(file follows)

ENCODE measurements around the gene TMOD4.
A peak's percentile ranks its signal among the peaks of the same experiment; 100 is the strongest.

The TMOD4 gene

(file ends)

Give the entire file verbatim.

ENCODE measurements around the gene TMOD4.
A peak's percentile ranks its signal among the peaks of the same experiment; 100 is the strongest.

The TMOD4 gene